I guess I should start things off with one of my own and give a little insight into myself. Chemists in general, and organic chemists in particular, often build models of the molecules that interest them. Dean Tantillo, a friend of mine who is a chemist at UC Davis, assembled a gallery of photos of chemists and their models. A model could be defined as a representation of a real object that tries to capture some of the properties of that object while abstracting other properties. For instance, a model airplane built out of LEGO might capture the basic shape and color scheme of a real airplane, but it is much smaller and does not fly. A molecular model allows us to examine the relative arrangements of atoms in a molecule, but is obviously at a significantly different scale. Nobel laureate Roald Hoffmann has a great essay on how the method we use to depict molecules affects how we think about them (compare to Orwell's thoughts about how the language we use affects how we think). His essay is more about 2-dimensional depictions, but it also applies to 3-dimensional models.
Here is a LEGO model of formaldehyde that I built, sitting next to a model using a commercially available molecular modeling set. In the color scheme that organic chemists tend to use, the black sphere represents a carbon atom, the red sphere represents an oxygen, and the white spheres represent hydrogens. The gray lines represent bonds, or shared pairs of electrons. Note that two of the bonds are single bonds and one is a double bond. Also note that the angles between the bonds are roughly 120 degrees, which is appropriate to the actual model.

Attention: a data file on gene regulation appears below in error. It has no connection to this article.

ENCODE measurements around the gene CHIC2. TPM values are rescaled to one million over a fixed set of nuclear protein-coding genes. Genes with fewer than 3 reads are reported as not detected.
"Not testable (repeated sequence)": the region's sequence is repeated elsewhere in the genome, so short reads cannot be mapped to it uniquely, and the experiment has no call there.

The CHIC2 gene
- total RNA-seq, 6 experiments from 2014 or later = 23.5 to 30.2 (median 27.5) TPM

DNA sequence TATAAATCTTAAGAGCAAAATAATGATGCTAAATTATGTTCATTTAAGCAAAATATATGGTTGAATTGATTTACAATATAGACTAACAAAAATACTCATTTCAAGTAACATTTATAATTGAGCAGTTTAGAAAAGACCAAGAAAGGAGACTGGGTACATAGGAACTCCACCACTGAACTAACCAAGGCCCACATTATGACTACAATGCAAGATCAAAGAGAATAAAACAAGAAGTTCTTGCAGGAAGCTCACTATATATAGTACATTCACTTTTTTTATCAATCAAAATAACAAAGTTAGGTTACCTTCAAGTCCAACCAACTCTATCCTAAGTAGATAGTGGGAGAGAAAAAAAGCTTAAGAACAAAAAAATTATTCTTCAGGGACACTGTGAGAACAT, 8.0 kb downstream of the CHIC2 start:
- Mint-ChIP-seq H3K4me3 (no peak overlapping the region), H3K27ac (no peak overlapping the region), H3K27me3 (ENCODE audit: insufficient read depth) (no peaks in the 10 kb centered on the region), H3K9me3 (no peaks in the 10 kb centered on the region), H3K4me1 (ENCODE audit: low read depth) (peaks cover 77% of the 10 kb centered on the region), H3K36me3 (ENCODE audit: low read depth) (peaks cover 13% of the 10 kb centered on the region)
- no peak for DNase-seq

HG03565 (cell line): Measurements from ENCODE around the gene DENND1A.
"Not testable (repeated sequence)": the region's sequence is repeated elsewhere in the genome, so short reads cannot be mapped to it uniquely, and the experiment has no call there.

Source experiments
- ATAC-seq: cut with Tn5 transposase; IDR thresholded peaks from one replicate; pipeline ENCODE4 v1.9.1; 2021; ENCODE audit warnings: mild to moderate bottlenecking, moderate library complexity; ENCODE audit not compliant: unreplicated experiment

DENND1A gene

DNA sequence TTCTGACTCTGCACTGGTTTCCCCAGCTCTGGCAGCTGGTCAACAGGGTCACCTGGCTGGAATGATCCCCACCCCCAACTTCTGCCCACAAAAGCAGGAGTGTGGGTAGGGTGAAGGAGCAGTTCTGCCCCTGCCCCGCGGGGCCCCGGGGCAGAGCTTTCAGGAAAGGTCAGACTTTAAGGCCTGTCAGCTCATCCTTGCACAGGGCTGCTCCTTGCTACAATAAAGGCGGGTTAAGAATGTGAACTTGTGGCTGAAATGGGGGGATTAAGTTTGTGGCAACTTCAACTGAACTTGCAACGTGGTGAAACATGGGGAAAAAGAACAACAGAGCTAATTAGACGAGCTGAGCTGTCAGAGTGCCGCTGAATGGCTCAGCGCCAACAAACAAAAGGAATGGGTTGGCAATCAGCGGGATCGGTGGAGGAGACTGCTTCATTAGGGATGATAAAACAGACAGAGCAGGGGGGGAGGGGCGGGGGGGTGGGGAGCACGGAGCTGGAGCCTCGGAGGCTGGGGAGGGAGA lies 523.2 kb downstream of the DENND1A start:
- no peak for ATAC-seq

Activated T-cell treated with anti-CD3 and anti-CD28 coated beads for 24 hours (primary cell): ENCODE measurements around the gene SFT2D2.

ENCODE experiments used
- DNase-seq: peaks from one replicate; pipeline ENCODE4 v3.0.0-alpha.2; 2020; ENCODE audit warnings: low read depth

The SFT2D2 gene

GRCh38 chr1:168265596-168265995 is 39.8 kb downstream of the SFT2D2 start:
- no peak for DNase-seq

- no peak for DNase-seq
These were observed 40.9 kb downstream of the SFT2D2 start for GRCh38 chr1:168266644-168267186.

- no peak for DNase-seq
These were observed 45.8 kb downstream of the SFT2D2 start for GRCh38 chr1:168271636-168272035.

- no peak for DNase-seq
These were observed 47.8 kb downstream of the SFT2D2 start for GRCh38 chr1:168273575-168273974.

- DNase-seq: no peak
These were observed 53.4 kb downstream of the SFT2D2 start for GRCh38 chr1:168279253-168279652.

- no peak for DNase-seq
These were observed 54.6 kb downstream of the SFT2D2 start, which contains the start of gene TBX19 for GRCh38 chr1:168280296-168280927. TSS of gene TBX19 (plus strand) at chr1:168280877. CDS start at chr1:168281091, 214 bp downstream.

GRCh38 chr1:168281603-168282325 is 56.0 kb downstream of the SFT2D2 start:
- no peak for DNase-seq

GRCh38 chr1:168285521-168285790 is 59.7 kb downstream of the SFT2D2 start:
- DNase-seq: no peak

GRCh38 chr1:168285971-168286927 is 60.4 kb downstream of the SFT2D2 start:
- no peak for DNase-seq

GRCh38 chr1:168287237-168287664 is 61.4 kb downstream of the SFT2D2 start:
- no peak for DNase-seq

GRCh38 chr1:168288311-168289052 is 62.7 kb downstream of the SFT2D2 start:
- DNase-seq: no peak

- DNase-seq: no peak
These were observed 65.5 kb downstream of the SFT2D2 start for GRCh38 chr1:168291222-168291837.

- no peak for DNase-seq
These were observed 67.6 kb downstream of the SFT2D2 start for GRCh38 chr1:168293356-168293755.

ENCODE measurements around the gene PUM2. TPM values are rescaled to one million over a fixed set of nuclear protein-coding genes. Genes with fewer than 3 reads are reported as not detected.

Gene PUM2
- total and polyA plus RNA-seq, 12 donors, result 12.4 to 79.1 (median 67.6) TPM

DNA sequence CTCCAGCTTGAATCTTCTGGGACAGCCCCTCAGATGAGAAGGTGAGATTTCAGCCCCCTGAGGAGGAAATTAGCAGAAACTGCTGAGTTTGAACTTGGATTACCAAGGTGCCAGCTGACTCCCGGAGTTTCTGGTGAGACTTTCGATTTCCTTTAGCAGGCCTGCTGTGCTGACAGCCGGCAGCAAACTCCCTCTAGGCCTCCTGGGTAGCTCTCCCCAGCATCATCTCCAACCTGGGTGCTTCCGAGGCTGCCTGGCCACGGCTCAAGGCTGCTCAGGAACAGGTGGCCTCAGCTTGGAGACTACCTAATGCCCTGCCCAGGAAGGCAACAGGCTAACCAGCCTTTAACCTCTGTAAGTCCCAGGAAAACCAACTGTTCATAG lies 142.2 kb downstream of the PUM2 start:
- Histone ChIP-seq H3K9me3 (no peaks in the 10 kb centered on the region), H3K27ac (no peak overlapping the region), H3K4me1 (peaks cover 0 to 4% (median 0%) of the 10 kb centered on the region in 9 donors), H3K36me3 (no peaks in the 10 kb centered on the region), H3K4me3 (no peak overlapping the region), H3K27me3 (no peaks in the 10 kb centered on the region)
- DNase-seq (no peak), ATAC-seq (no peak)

On a personal note, I really do think that my building with LEGO as a kid helped contribute to my interest in science as an adult. When I took chemistry and started building models, it immediately took me back to the happy days of my youth playing with a pile of little plastic blocks. Thinking in three dimensions is very important to an organic chemist, and again I think that LEGO modeling helped develop that skill.